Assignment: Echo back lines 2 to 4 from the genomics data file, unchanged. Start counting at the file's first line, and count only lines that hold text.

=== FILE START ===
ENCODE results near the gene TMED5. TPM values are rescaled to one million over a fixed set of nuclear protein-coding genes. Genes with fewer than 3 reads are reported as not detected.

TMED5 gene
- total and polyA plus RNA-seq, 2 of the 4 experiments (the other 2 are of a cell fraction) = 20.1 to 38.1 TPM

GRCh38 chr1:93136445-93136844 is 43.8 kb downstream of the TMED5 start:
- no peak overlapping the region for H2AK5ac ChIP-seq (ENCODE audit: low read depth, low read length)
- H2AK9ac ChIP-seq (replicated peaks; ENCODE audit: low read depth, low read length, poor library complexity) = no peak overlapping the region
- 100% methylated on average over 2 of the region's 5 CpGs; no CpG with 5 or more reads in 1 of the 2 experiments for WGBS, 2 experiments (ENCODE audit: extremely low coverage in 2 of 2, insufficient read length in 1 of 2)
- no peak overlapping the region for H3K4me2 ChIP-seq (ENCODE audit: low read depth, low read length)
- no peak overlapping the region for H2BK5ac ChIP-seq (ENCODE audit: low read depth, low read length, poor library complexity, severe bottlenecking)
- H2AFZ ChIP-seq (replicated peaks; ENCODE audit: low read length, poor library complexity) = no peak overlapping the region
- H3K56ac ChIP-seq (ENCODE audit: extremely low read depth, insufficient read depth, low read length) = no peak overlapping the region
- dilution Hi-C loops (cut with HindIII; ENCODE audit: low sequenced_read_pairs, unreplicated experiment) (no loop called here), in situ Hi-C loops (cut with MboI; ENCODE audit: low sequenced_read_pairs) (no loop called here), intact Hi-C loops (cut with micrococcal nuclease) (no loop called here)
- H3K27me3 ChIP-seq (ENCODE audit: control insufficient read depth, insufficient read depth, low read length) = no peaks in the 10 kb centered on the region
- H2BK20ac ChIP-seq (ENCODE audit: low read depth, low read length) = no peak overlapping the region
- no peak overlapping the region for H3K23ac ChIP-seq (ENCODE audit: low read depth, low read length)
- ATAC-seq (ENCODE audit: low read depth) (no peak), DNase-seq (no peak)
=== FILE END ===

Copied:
TMED5 gene
- total and polyA plus RNA-seq, 2 of the 4 experiments (the other 2 are of a cell fraction) = 20.1 to 38.1 TPM

GRCh38 chr1:93136445-93136844 is 43.8 kb downstream of the TMED5 start: